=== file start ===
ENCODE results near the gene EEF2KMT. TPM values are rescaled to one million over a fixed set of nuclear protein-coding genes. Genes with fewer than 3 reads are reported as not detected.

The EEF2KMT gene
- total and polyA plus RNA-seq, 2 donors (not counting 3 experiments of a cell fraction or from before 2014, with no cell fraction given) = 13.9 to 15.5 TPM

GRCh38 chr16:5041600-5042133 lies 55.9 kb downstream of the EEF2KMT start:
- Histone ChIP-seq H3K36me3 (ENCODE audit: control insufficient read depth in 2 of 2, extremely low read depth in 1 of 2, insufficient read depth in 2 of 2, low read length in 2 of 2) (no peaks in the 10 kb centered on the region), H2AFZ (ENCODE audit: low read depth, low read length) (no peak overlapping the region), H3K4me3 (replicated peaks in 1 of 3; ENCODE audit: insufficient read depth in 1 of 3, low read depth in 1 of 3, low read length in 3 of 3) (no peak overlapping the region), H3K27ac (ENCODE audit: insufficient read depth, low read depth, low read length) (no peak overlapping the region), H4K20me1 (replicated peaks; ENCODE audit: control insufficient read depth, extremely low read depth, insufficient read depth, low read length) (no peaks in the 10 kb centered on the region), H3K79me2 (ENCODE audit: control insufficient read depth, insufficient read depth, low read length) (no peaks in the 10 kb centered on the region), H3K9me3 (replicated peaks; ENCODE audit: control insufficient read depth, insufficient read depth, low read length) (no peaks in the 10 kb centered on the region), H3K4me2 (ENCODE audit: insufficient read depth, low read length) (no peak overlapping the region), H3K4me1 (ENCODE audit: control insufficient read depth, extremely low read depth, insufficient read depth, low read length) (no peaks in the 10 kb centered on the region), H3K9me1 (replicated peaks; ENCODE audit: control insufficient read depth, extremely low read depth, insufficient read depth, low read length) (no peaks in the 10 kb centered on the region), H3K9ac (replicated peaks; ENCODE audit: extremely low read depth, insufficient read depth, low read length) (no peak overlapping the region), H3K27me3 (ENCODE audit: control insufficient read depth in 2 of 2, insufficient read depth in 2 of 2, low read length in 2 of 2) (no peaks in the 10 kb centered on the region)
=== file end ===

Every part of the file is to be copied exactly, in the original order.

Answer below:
ENCODE results near the gene EEF2KMT. TPM values are rescaled to one million over a fixed set of nuclear protein-coding genes. Genes with fewer than 3 reads are reported as not detected.

The EEF2KMT gene
- total and polyA plus RNA-seq, 2 donors (not counting 3 experiments of a cell fraction or from before 2014, with no cell fraction given) = 13.9 to 15.5 TPM

GRCh38 chr16:5041600-5042133 lies 55.9 kb downstream of the EEF2KMT start:
- Histone ChIP-seq H3K36me3 (ENCODE audit: control insufficient read depth in 2 of 2, extremely low read depth in 1 of 2, insufficient read depth in 2 of 2, low read length in 2 of 2) (no peaks in the 10 kb centered on the region), H2AFZ (ENCODE audit: low read depth, low read length) (no peak overlapping the region), H3K4me3 (replicated peaks in 1 of 3; ENCODE audit: insufficient read depth in 1 of 3, low read depth in 1 of 3, low read length in 3 of 3) (no peak overlapping the region), H3K27ac (ENCODE audit: insufficient read depth, low read depth, low read length) (no peak overlapping the region), H4K20me1 (replicated peaks; ENCODE audit: control insufficient read depth, extremely low read depth, insufficient read depth, low read length) (no peaks in the 10 kb centered on the region), H3K79me2 (ENCODE audit: control insufficient read depth, insufficient read depth, low read length) (no peaks in the 10 kb centered on the region), H3K9me3 (replicated peaks; ENCODE audit: control insufficient read depth, insufficient read depth, low read length) (no peaks in the 10 kb centered on the region), H3K4me2 (ENCODE audit: insufficient read depth, low read length) (no peak overlapping the region), H3K4me1 (ENCODE audit: control insufficient read depth, extremely low read depth, insufficient read depth, low read length) (no peaks in the 10 kb centered on the region), H3K9me1 (replicated peaks; ENCODE audit: control insufficient read depth, extremely low read depth, insufficient read depth, low read length) (no peaks in the 10 kb centered on the region), H3K9ac (replicated peaks; ENCODE audit: extremely low read depth, insufficient read depth, low read length) (no peak overlapping the region), H3K27me3 (ENCODE audit: control insufficient read depth in 2 of 2, insufficient read depth in 2 of 2, low read length in 2 of 2) (no peaks in the 10 kb centered on the region)